The real winner in last week's bank stress tests should have been the shareholders.
But after the stress test results on 19 top financial institutions were announced last week and all but four of them passed, shareholders with bank dividends were left wanting more.
Of course, the more successful banks – like JPMorgan Chase & Co. (NYSE: JPM) – did announce modest dividend increases, and large share repurchases immediately afterwards.
The problem is they didn't go far enough.
Even now, after these increases, bank dividends still remain far below the level of 2007 in many cases, and represent only around a quarter of net income.
For bank shareholders, that makes no sense.
I'll tell you why.
The Case for Higher Bank Dividends
The great majority of bank shares in the United States are commercial banks, which take deposits from customers and lend money to businesses.
That is an intrinsically low-risk business, unless the bank is lending recklessly.
In addition banks provide credit card and other services to consumers and businesses, all of which are relatively low in risk.
They are also slow-growth, since the U.S. economy grows only 2-3% per annum on average. Being slow-growth, low-risk businesses, banks do not need to grow their capital rapidly.
Of course, bank services did grow faster than the economy from 1980-2007, but that is every reason to think that was something of bubble, and that much of the excess returns available to banks in those years is now gradually washing out of the system.
As a result, banks can afford to pay a high percentage of their earnings in dividends – perhaps as high as 70-80%.
Of course, recessions do happen, and banks should build up capital in good times to meet any downturns. But again, since the business is low-risk, the capital build-up can be modest.
That's why bank dividends should be at least two-thirds of earnings for shareholders to get a fair share.
However, that's not the way the big banks currently see it.
Of the banks that increased their dividends, all of them fell miserably short of that goal. They include:
- JPMorgan's (NYSE: JPM) new 30-cent dividend, which is 27% of 2011 earnings.
- Wells Fargo's (NYSE: WFC) new dividend, up from 12 cents to 22 cents, will be 31% of 2011 earnings.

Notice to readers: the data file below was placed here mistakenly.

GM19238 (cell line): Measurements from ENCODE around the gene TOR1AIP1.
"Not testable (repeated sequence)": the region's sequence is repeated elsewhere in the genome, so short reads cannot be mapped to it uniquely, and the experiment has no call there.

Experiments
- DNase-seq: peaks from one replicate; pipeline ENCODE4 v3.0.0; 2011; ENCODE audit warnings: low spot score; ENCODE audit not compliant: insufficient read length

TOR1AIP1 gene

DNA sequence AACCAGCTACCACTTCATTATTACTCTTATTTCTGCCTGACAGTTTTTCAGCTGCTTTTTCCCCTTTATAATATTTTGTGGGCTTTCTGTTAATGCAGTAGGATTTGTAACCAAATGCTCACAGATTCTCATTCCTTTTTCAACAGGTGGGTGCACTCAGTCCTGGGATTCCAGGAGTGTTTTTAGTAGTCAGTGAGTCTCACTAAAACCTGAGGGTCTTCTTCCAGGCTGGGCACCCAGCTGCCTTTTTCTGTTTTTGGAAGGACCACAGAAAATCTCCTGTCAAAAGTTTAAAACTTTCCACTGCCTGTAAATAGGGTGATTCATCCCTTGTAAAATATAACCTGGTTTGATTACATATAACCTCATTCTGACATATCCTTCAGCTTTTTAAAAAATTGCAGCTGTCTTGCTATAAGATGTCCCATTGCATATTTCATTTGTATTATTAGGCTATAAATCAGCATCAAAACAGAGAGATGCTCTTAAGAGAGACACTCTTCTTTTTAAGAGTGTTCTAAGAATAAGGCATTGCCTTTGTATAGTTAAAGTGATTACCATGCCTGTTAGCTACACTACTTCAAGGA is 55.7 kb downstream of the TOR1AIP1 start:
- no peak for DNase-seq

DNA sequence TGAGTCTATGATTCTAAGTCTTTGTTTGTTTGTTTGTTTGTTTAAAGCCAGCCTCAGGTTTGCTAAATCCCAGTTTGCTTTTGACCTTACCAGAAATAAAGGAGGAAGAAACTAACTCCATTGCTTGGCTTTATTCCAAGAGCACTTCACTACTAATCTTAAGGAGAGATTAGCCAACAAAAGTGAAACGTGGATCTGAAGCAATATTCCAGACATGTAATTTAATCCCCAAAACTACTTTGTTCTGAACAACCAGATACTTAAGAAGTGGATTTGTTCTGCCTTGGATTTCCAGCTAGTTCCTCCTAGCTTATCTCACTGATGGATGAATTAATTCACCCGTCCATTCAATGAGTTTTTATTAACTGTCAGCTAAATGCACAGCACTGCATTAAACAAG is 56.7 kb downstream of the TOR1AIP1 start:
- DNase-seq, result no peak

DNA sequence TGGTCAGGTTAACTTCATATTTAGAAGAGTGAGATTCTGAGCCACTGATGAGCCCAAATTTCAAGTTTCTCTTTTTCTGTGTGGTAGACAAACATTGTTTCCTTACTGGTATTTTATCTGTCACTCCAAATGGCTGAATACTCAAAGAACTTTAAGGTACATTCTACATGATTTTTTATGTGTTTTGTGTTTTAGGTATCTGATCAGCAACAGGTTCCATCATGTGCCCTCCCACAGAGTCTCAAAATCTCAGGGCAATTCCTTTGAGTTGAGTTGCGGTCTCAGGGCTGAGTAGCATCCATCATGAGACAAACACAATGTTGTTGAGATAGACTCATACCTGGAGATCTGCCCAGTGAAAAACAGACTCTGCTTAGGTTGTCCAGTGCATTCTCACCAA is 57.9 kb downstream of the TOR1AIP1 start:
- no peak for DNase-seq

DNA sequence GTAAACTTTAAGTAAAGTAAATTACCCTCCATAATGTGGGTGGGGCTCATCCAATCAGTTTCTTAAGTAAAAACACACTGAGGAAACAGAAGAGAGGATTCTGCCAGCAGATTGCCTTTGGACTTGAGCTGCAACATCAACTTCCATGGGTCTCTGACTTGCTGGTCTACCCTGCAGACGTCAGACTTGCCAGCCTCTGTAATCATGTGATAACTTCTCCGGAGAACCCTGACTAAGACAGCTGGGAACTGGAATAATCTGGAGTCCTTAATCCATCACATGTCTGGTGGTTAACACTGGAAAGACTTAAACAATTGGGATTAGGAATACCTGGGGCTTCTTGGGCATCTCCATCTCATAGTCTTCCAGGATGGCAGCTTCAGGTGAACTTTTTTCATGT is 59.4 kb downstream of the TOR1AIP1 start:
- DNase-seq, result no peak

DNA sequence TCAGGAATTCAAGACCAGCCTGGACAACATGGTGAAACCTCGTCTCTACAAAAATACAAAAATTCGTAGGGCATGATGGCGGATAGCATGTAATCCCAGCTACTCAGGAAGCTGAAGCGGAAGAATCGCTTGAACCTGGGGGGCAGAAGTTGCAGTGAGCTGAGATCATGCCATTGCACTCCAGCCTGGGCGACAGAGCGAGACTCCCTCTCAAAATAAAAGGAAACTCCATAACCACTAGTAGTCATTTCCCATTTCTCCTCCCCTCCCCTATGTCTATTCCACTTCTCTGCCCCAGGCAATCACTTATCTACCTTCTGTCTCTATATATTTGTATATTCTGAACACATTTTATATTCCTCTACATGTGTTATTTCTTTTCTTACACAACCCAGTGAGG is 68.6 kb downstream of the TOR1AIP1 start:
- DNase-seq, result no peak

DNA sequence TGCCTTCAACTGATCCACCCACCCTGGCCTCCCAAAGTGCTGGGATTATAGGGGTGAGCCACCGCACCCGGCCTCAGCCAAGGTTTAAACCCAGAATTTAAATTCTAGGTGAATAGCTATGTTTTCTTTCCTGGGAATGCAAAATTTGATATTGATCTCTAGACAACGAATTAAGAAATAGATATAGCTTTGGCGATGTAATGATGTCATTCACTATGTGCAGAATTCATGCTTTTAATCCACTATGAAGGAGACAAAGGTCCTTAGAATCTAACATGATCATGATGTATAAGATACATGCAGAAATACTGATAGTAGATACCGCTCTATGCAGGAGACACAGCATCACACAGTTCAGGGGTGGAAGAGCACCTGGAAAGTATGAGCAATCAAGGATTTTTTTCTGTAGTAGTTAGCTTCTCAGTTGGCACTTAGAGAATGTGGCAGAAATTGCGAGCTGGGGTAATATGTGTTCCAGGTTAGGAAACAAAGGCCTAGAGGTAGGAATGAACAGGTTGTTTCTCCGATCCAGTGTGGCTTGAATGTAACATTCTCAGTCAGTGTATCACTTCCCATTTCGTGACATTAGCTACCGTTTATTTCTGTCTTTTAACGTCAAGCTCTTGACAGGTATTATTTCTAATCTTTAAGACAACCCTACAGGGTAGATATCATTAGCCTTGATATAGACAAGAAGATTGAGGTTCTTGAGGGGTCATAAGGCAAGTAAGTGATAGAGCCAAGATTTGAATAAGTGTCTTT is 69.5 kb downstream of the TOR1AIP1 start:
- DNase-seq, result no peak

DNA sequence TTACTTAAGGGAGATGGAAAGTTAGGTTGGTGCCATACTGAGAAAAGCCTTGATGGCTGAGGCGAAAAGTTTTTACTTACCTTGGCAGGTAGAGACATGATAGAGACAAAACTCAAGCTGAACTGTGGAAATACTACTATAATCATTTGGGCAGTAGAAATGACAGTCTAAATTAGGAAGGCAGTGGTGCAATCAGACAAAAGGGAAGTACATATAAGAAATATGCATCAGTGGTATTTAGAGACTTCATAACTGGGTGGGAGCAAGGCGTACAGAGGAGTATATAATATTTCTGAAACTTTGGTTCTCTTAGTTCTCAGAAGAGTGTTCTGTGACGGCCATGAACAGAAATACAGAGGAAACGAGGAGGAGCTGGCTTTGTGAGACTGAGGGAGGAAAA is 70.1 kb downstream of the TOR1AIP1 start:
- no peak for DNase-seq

- State Street's (NYSE: STT) new 24-cent dividend will be 25% of 2011 earnings.
- U.S. Bancorp's (NYSE:USB) 19.5-cent dividend will be 32% of 2011 earnings.
- BB&T Bank (NYSE:BBT) raised its dividend to 20 cents, a rather more satisfactory 44% of 2011 earnings.
What's more, all these banks' dividends except State Street are well below the levels paid in 2007.
What's Wrong with Bank Buybacks
This is not caution on the bankers' part.
All these banks except BB&T combined their meager dividend payouts with gigantic share repurchase programs.
These buyback programs are generally a generous multiple of their dividend payouts. In JPMorgan's case, for example, the $15 billion share repurchase program is more than three times the annual dividend payout.
There are three problems with these share repurchases.
First, compared to a dividend, they are a better deal for management with stock options.
In this case, a dividend reduces the assets in the company, and is thus detrimental to option holders. Whereas a repurchase raises the share price (perhaps) and thus benefits options holders.
That benefit has to come from somewhere, and it normally comes from the pockets of small shareholders, who generally are not involved in share repurchases – unless the company does a direct tender offer to all shareholders, which is rare.
Second, if share repurchases are undertaken when the shares are trading above book value, they dilute net asset value per share, and hence may lower rather than raise the share price.
For instance, let's assume that the bank has 100 shares with a net asset value of $1 per share. If shares are trading at $2, its price is two-times net asset value.
However, if the bank uses $40 to repurchase 20 shares and is left with 80 shares outstanding, its net assets fall to $60 or 75 cents/share. In the process, those same $2 shares now trade at 2.7-times net asset value. Needless to say, that is a loser for shareholders.
Third, management is generally lousy at guessing when to repurchase, and usually do so when times are good.
Conversely, when an emergency like the one in 2009 hits and banks need to issue shares at much lower prices, the shareholders take an even bigger loss since the management bought high.
How to Really Reward Bank Shareholders
Instead, all of those funds and more should go towards higher bank dividends.
For instance, If JPMorgan paid out two-thirds of 2011 earnings, it would pay a dividend of 74 cents, not 30 cents, and its shares would yield 6.8%.
And if Wells Fargo did the same, it would pay 47 cents, not 22 cents, and its shares would yield 5.6%.
Needless to say, if that was the case JPM and WFC shares would be much more attractive with those yields, and so their share prices would rise.
Even the idiots in management would benefit!
For new shareholders, in terms of the current payout decisions, you may want to consider an investment in BBT. With its new dividend, BBT still yields only 2.6%, but it is at a premium of 22% to book value and a forward P/E of 10.8.
By comparison, BBT represents better value than its peers.
These are intrinsically higher-risk businesses, which make poor investments because their management sucks out all the profits, leaving little for shareholders who bear all the risk.
As for commercial banks, their shareholders deserved better in the wake of the stress tests.
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